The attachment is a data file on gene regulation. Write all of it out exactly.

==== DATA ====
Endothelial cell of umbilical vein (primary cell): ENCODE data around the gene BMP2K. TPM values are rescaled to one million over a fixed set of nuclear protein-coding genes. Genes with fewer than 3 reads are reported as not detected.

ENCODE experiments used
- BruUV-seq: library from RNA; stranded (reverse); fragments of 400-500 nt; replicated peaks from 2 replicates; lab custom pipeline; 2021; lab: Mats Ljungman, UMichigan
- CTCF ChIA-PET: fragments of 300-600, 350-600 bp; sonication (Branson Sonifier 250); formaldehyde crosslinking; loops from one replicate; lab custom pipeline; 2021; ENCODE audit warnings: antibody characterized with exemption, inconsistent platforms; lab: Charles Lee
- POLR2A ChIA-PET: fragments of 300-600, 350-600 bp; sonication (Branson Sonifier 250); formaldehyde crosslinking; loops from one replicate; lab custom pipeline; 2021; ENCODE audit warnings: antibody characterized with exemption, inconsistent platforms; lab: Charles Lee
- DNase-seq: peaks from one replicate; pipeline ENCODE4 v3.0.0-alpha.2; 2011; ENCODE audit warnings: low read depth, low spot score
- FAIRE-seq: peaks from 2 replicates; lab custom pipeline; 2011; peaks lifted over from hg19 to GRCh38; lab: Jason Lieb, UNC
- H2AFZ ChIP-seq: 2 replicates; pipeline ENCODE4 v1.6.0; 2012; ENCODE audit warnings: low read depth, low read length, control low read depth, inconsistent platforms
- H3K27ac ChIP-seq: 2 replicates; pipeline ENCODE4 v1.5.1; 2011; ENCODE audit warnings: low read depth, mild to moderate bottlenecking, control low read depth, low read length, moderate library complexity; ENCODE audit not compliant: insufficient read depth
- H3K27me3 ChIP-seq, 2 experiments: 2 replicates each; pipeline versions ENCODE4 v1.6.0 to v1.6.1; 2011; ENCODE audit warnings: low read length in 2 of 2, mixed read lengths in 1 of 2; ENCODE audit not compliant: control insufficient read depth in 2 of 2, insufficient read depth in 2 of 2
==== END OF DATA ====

Endothelial cell of umbilical vein (primary cell): ENCODE data around the gene BMP2K. TPM values are rescaled to one million over a fixed set of nuclear protein-coding genes. Genes with fewer than 3 reads are reported as not detected.

ENCODE experiments used
- BruUV-seq: library from RNA; stranded (reverse); fragments of 400-500 nt; replicated peaks from 2 replicates; lab custom pipeline; 2021; lab: Mats Ljungman, UMichigan
- CTCF ChIA-PET: fragments of 300-600, 350-600 bp; sonication (Branson Sonifier 250); formaldehyde crosslinking; loops from one replicate; lab custom pipeline; 2021; ENCODE audit warnings: antibody characterized with exemption, inconsistent platforms; lab: Charles Lee
- POLR2A ChIA-PET: fragments of 300-600, 350-600 bp; sonication (Branson Sonifier 250); formaldehyde crosslinking; loops from one replicate; lab custom pipeline; 2021; ENCODE audit warnings: antibody characterized with exemption, inconsistent platforms; lab: Charles Lee
- DNase-seq: peaks from one replicate; pipeline ENCODE4 v3.0.0-alpha.2; 2011; ENCODE audit warnings: low read depth, low spot score
- FAIRE-seq: peaks from 2 replicates; lab custom pipeline; 2011; peaks lifted over from hg19 to GRCh38; lab: Jason Lieb, UNC
- H2AFZ ChIP-seq: 2 replicates; pipeline ENCODE4 v1.6.0; 2012; ENCODE audit warnings: low read depth, low read length, control low read depth, inconsistent platforms
- H3K27ac ChIP-seq: 2 replicates; pipeline ENCODE4 v1.5.1; 2011; ENCODE audit warnings: low read depth, mild to moderate bottlenecking, control low read depth, low read length, moderate library complexity; ENCODE audit not compliant: insufficient read depth
- H3K27me3 ChIP-seq, 2 experiments: 2 replicates each; pipeline versions ENCODE4 v1.6.0 to v1.6.1; 2011; ENCODE audit warnings: low read length in 2 of 2, mixed read lengths in 1 of 2; ENCODE audit not compliant: control insufficient read depth in 2 of 2, insufficient read depth in 2 of 2